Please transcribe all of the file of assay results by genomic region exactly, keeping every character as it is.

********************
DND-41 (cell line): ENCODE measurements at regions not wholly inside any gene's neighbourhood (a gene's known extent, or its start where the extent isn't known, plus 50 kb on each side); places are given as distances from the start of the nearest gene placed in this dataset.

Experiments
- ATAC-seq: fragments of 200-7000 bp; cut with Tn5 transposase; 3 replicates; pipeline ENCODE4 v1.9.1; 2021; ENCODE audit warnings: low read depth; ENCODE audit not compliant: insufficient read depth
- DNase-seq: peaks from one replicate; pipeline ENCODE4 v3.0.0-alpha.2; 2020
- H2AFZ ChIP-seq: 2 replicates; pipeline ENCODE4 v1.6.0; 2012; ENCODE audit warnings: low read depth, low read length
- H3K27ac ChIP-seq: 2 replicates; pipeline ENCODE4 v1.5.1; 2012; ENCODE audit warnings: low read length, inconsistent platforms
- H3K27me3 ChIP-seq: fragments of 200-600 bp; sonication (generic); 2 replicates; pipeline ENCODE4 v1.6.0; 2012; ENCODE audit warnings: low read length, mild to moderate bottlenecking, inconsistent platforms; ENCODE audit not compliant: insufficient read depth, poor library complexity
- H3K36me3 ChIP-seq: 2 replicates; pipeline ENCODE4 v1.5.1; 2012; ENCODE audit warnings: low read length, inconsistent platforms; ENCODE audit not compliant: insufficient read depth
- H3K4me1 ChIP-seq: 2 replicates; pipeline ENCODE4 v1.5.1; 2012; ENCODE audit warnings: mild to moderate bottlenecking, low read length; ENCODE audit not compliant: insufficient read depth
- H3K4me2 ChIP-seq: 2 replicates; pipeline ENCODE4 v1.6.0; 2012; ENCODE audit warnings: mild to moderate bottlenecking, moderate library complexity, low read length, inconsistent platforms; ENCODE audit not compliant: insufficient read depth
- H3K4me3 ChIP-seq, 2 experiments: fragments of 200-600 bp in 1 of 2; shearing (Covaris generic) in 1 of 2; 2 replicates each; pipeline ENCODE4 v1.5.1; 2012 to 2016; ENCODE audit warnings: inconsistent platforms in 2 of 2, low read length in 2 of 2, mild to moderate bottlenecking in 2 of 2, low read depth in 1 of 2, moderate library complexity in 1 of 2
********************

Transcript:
DND-41 (cell line): ENCODE measurements at regions not wholly inside any gene's neighbourhood (a gene's known extent, or its start where the extent isn't known, plus 50 kb on each side); places are given as distances from the start of the nearest gene placed in this dataset.

Experiments
- ATAC-seq: fragments of 200-7000 bp; cut with Tn5 transposase; 3 replicates; pipeline ENCODE4 v1.9.1; 2021; ENCODE audit warnings: low read depth; ENCODE audit not compliant: insufficient read depth
- DNase-seq: peaks from one replicate; pipeline ENCODE4 v3.0.0-alpha.2; 2020
- H2AFZ ChIP-seq: 2 replicates; pipeline ENCODE4 v1.6.0; 2012; ENCODE audit warnings: low read depth, low read length
- H3K27ac ChIP-seq: 2 replicates; pipeline ENCODE4 v1.5.1; 2012; ENCODE audit warnings: low read length, inconsistent platforms
- H3K27me3 ChIP-seq: fragments of 200-600 bp; sonication (generic); 2 replicates; pipeline ENCODE4 v1.6.0; 2012; ENCODE audit warnings: low read length, mild to moderate bottlenecking, inconsistent platforms; ENCODE audit not compliant: insufficient read depth, poor library complexity
- H3K36me3 ChIP-seq: 2 replicates; pipeline ENCODE4 v1.5.1; 2012; ENCODE audit warnings: low read length, inconsistent platforms; ENCODE audit not compliant: insufficient read depth
- H3K4me1 ChIP-seq: 2 replicates; pipeline ENCODE4 v1.5.1; 2012; ENCODE audit warnings: mild to moderate bottlenecking, low read length; ENCODE audit not compliant: insufficient read depth
- H3K4me2 ChIP-seq: 2 replicates; pipeline ENCODE4 v1.6.0; 2012; ENCODE audit warnings: mild to moderate bottlenecking, moderate library complexity, low read length, inconsistent platforms; ENCODE audit not compliant: insufficient read depth
- H3K4me3 ChIP-seq, 2 experiments: fragments of 200-600 bp in 1 of 2; shearing (Covaris generic) in 1 of 2; 2 replicates each; pipeline ENCODE4 v1.5.1; 2012 to 2016; ENCODE audit warnings: inconsistent platforms in 2 of 2, low read length in 2 of 2, mild to moderate bottlenecking in 2 of 2, low read depth in 1 of 2, moderate library complexity in 1 of 2